We must place these young women in context - England, city or countryside - fell into an economic crisis when a disbanded army of 130,000 males descended upon cities and shires. Not a promising outlook. Jobs and food were a necessity for an out of control population. The first wave of the disenfranchised to hit the streets were injured veterans, crippled or amputees from the lost American colonial war. The second wave occurred more slowly: when able-bodied men returned, they were unemployed. Women were employed. 'Giving women's jobs to men and sending the women home is a familiar post war story' (Rees 2001). But in this case, many of the women did not have a home to go to. Most turned to domestic labour to earn and to keep them out of extreme poverty. Then, Prime Minister Pitt in 1785 proposed a tax on all maidservants over the age of 15. The following year, The Times estimated that 50,000 common women - read prostitutes - were on the streets.
Put out of appropriate or legal employment. Taxed if she did have domestic employment. Often without family support, 'her name had been sullied' after some romantic interlude. Women survived either by stealing or seducing. Jailed and hauled up before a court to be labeled, they were finally transported to Australia. Society could not acknowledge or perhaps even understand the cause of her crime might be outside of her control. Rehabilitation was out of the question in the late 1700s. She was disgraced, her character destroyed, never to be retrieved '…whereas disgraced males 'after many errors, may reform and be admitted into that same society.' (Rees 2001)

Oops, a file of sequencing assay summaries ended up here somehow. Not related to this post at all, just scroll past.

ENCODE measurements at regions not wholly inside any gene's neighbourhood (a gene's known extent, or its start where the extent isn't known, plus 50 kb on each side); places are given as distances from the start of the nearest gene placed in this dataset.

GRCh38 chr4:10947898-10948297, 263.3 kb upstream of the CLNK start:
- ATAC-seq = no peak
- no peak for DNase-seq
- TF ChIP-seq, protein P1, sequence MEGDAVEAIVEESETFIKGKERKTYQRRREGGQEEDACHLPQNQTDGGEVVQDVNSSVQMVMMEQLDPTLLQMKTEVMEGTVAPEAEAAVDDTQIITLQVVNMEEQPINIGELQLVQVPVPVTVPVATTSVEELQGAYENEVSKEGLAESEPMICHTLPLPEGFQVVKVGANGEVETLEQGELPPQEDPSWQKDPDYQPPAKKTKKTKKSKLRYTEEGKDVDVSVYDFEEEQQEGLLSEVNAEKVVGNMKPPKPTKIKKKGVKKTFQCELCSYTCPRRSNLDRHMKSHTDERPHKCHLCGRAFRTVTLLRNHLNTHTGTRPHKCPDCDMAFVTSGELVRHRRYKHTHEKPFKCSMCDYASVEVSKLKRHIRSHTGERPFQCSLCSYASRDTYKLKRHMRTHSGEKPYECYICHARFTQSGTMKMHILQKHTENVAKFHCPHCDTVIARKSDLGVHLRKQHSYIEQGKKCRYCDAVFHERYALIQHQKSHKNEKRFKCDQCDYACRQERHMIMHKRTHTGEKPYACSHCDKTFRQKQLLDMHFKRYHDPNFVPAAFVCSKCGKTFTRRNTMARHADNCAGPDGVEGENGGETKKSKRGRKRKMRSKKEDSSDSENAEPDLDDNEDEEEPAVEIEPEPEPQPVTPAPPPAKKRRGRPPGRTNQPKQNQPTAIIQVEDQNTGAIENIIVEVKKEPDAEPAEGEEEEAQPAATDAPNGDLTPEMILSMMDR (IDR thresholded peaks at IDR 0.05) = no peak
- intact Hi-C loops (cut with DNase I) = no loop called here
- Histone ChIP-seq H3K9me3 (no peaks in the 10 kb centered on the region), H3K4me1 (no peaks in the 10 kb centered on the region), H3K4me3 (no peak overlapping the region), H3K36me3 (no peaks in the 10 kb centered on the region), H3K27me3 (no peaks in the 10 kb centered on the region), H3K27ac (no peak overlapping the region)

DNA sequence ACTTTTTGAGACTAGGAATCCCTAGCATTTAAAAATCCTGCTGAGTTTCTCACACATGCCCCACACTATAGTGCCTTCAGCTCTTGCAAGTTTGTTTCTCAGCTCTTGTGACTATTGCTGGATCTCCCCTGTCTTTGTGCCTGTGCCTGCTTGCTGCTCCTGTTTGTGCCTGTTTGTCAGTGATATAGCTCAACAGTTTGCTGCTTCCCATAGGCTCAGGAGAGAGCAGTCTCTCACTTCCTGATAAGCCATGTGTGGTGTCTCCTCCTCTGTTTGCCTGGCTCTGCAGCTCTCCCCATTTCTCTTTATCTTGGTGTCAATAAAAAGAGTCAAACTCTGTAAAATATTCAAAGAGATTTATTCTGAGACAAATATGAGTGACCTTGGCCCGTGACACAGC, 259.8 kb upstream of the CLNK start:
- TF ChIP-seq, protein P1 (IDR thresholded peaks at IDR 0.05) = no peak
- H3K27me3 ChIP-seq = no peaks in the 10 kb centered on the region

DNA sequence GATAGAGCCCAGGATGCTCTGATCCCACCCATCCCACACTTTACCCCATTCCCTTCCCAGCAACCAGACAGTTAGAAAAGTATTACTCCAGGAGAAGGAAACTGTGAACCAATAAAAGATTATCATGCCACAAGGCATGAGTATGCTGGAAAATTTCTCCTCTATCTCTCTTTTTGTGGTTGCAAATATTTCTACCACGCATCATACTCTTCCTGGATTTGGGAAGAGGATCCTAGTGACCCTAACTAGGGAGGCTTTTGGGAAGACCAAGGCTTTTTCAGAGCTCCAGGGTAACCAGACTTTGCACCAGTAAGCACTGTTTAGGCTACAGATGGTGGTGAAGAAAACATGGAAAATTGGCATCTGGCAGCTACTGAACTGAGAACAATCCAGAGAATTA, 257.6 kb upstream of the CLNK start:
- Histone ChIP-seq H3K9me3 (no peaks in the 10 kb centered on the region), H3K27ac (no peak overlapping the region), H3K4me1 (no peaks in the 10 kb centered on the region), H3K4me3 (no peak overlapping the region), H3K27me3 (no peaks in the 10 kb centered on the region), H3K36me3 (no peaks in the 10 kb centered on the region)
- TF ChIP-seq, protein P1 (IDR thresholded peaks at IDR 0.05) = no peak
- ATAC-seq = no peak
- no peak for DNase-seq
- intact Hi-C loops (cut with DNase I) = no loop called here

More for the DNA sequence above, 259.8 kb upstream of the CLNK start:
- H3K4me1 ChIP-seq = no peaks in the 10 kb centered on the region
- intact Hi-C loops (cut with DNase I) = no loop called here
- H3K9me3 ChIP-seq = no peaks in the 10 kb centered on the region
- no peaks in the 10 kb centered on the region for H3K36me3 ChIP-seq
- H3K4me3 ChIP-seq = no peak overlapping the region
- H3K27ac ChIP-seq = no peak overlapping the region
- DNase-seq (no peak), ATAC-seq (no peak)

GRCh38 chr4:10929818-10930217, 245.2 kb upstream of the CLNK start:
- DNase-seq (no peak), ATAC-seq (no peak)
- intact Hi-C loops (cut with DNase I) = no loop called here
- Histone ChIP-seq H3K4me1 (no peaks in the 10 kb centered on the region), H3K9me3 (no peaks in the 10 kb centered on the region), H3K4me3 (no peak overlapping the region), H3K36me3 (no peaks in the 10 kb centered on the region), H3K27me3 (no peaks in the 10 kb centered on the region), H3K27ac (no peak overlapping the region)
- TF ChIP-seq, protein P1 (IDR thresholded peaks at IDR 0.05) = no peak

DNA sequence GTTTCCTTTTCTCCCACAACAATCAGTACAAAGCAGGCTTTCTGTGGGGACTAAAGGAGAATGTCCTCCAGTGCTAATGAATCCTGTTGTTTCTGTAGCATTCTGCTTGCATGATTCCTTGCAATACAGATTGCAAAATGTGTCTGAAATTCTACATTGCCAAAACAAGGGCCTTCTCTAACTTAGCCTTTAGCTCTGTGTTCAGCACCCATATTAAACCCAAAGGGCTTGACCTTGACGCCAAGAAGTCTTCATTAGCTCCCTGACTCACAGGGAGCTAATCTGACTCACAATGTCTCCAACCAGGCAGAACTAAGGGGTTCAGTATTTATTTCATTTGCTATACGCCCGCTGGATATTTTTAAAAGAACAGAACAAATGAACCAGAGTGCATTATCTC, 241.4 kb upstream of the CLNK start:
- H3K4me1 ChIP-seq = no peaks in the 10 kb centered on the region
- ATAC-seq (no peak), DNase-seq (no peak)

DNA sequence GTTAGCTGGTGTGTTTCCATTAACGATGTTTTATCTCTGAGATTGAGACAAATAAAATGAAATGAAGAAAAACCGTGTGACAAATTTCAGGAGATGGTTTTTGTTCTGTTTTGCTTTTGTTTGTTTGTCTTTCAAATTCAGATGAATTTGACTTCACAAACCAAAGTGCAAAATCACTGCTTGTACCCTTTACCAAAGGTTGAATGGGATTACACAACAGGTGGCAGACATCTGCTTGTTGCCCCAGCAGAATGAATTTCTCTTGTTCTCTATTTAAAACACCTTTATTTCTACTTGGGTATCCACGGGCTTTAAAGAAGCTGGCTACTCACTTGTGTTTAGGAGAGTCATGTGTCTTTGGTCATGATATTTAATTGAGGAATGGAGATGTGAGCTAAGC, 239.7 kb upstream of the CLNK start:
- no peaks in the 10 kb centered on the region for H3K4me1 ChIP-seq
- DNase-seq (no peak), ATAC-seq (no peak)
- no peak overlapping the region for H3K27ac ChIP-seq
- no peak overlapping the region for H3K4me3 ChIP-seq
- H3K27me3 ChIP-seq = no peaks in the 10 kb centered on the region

Onboard the Lady Julian (Juliana) the women were late teens or twenties. Sailors were the same age and the officers only a little older. The women arrived malnourished, debilitated and inadequately clothed. Some were ill from disease-bearing lice though we have read in other sources that women were hosed and combed before boarding.